Monday, 14 December 2009

Hollywood Babble On & On #414: Making The Most Out Of Very Little

Welcome to the show folks...

The other day I wrote a few bits of advice for Paramount Pictures and their new "microbudget" initiative where young filmmakers would be given $100,000 each to make a movie. Well, in the intervening time I've done some drinking thinking and I've come up with another tidbit of wisdom I'd like to share with Paramount to make the whole thing run a little smoother.

Think of as a formula the new filmmakers could use when making their films.


Big budgets can buy you fancy s
pecial effects, big sets, and famous stars, but those things can be worked around on the cheap. What money best buys a filmmaker is time. The time to rehearse, the time to get those extra takes, the time to perfect the edit, etc., etc...

When these filmmakers are recruited Paramount should put these wannabe directors and producers through a sort of boot camp teaching them how to maximize their time management. And key to that sort of management is preparation. Preparation for this sort of micro-budget project is essential, because without it, time and money is wasted.

Being a director is more than just knowing where to put the camera, and how to get an actor to hit their marks and say their lines believably, a director must do all this, and hundred other jobs efficiently. Doing this job efficiently means making the most of the time and resources available, and being prepared for any contingency is key. That preparation must begin during the writing of the script, where the filmmakers must tailor their stories to match the resources they have. Then they must pre-plan what they need for every scene, every shot, and every frame. All questions about production must be answered before filming begins, because unanswered questions cost time and time costs money. Once these questions have been answered, then filming can begin with a modest comfort zone of time and money to play with.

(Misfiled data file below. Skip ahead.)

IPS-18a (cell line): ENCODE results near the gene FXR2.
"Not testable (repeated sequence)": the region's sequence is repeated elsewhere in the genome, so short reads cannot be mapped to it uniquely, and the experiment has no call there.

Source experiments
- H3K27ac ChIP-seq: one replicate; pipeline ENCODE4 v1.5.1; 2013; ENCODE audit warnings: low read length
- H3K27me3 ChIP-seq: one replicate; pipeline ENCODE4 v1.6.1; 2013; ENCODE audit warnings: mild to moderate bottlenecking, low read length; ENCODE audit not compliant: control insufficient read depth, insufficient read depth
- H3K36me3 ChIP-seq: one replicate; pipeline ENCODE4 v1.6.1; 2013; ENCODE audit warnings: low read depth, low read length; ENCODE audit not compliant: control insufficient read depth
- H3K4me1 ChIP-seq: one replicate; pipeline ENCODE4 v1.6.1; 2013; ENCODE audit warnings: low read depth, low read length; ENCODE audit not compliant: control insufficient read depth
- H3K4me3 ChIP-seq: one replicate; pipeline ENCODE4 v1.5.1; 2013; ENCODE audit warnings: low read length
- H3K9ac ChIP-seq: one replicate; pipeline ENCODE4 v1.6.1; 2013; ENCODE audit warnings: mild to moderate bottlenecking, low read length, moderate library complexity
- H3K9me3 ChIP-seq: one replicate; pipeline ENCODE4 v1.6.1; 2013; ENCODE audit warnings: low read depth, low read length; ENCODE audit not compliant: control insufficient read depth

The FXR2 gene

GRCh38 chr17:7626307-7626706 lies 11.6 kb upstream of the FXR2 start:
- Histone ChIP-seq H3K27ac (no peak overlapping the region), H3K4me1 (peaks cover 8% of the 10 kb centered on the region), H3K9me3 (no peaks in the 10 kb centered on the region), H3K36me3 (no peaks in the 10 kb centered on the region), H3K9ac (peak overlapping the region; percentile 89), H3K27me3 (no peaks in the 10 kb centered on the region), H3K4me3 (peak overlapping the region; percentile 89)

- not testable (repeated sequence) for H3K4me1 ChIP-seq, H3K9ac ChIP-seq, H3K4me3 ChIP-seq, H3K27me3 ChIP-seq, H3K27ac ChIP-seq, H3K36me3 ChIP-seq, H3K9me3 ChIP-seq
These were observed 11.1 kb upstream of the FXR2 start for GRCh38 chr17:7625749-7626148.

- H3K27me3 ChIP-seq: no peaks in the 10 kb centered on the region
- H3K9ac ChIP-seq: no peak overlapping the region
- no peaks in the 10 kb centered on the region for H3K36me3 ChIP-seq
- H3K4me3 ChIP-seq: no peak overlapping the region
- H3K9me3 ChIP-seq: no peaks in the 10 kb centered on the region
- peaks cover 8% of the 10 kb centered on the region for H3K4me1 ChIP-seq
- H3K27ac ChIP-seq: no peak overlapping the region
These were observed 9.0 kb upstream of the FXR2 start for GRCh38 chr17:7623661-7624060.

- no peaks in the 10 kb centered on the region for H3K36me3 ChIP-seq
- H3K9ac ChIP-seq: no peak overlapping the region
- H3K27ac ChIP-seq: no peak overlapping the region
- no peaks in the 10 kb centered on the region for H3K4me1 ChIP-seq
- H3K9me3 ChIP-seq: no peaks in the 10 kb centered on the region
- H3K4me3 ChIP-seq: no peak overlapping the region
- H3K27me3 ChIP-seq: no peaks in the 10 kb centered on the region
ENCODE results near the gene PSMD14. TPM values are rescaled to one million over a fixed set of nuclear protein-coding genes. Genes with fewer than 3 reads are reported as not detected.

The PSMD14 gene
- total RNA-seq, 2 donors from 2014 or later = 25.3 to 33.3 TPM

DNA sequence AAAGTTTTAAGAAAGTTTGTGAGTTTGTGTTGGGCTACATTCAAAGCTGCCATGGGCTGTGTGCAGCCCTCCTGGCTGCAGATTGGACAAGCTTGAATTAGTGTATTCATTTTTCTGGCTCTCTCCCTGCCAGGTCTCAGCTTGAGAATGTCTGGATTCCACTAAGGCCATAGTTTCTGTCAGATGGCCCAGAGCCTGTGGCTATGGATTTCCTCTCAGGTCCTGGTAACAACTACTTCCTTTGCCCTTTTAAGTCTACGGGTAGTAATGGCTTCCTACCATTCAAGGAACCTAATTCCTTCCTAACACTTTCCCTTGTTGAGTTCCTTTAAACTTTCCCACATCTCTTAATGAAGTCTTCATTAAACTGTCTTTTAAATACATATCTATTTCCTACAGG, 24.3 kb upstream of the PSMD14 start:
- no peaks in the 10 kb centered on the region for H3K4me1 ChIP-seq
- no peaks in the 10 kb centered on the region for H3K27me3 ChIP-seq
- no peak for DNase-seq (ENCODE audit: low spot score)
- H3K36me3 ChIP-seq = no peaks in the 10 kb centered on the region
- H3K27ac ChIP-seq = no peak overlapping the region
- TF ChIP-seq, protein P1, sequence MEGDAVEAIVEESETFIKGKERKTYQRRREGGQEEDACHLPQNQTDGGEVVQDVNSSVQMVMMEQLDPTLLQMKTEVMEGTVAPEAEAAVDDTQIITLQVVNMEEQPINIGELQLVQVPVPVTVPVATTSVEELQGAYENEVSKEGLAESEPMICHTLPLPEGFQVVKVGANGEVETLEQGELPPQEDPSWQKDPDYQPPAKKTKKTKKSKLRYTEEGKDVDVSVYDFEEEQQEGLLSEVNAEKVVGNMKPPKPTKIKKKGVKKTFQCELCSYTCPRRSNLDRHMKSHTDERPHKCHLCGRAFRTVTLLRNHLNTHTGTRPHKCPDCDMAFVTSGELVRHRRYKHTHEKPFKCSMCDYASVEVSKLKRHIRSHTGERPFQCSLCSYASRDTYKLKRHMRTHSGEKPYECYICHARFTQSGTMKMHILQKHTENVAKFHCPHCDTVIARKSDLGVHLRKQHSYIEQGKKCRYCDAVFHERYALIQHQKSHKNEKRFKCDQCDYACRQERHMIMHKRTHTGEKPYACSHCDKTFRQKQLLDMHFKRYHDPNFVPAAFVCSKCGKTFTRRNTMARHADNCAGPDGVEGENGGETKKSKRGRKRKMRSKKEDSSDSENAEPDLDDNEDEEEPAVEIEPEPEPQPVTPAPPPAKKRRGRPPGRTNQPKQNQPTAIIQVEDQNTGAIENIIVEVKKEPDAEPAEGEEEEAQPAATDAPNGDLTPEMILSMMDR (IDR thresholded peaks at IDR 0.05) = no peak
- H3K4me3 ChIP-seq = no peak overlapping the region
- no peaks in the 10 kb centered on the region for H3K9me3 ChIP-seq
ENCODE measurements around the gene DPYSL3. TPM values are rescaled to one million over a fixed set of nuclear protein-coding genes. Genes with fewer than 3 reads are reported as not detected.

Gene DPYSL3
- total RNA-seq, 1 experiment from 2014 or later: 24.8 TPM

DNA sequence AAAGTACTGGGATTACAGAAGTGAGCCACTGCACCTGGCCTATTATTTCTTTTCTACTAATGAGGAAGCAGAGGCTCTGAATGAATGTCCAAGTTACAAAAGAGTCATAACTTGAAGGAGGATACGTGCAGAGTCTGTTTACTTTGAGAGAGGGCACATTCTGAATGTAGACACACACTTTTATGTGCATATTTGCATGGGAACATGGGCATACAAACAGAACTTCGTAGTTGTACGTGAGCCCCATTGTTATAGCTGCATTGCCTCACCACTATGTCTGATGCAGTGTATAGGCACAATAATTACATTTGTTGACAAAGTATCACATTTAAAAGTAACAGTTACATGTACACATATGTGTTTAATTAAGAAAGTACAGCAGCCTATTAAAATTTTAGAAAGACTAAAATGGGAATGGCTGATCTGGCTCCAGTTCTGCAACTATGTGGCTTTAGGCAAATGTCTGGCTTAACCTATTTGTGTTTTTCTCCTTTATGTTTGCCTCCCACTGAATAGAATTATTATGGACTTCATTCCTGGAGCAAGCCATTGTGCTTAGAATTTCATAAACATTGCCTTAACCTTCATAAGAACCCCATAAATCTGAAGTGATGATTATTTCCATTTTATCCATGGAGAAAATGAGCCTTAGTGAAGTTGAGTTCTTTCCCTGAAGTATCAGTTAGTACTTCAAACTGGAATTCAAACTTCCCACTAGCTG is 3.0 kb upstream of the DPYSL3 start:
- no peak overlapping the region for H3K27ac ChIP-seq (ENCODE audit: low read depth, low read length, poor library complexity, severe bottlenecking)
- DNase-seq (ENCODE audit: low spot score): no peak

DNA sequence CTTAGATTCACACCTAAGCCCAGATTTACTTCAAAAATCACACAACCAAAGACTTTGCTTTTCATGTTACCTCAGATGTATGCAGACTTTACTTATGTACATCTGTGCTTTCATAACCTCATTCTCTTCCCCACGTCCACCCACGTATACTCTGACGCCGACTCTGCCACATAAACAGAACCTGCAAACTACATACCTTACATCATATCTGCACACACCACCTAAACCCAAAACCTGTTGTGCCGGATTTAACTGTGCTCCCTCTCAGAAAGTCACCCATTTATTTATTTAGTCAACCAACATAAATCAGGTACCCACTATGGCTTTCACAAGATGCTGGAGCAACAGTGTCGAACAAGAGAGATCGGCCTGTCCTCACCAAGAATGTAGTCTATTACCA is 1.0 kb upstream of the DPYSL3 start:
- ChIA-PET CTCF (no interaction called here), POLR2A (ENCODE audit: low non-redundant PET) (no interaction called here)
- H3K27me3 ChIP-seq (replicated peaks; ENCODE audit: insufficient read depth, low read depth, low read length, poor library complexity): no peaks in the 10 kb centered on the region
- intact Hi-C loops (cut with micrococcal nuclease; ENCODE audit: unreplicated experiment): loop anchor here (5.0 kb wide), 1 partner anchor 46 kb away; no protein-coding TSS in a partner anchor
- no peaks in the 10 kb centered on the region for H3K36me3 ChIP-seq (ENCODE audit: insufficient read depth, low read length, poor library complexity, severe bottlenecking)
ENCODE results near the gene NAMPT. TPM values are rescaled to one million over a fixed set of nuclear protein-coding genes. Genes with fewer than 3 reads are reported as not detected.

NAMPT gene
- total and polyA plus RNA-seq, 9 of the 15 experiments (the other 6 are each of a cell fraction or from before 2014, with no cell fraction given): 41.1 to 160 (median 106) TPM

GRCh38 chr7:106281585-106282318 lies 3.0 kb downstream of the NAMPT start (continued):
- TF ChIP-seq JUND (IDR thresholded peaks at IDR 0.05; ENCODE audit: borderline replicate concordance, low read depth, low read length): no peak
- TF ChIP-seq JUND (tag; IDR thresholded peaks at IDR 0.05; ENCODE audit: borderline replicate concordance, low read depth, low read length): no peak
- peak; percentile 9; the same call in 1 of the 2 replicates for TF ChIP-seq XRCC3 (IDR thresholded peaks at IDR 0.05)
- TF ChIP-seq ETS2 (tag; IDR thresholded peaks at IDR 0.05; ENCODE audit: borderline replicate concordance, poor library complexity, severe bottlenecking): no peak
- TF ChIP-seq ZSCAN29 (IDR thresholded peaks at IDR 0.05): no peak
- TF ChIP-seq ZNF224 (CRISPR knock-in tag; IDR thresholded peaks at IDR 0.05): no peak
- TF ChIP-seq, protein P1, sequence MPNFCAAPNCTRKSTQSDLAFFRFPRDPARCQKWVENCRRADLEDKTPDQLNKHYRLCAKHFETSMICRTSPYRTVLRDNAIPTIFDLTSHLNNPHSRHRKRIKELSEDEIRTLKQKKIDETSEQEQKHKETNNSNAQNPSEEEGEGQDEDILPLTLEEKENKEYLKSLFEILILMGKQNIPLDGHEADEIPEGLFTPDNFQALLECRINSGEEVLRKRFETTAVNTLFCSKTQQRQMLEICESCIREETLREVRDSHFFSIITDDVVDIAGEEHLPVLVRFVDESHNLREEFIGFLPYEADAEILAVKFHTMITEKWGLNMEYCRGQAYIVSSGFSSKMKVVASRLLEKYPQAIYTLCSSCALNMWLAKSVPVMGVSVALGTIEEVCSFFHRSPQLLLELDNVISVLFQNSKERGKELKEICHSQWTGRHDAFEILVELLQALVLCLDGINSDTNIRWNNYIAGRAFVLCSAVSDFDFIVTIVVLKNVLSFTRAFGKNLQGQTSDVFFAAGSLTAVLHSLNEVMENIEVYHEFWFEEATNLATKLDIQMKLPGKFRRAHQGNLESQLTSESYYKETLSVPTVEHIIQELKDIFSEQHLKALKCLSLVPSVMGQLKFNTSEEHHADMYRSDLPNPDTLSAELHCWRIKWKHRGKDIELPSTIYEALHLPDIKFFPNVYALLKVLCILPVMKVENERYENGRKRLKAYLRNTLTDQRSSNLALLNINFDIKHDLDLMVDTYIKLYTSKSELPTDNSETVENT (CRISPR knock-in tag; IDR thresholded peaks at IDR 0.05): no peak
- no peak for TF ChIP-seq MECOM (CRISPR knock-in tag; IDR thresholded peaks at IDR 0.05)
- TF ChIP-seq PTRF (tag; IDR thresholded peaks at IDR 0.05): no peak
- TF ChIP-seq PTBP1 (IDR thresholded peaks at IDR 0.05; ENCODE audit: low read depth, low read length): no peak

Some think that guerrilla film-making is all improvisation, and while it can embrace the improvised, successful guerrillas, in war and movies, plan ahead, marshal their resources, and uses them to the maximum while wasting neither a penny or a second. Plus, these are excellent habits to have when moving onto bigger projects, because a reputation for fiscal responsibility and prudence can help take a filmmaker places their talent alone can't take them.


  1. Being in the MI national guard and working in film. I have to say there is not much difference than military operation and a film production.

    Both have a hierarchical structure, the Army has enlisted and officer ranks that all have their own assigned purposes and tasks. A set has the production office, a Military operation has a tactical operations center. Both serve the same purpose to organize and command the people in the field.

    Film Sets have a production manager a Army Company as a 1st Sgt. Who pretty much do the same thing.

    A military operation and a film shoot also need huge amounts of preparation and planning that have to be undertaken before the first shot (bullet or film).

    Even with the best prep work those plans can still go wrong both the army and film require someone in charge who can work under pressure and get the job done at all costs.

  2. Another note, biggest difference between a film set and a military operation. On a film set the food i usually better.

    There are things in AIT we were served that words cannot describe.

  3. There are things in AIT we were served that words cannot describe.

    I believe it was sfdebris that coined the phrase:

    "It would make a cockroach puke."

    Would that describe the food?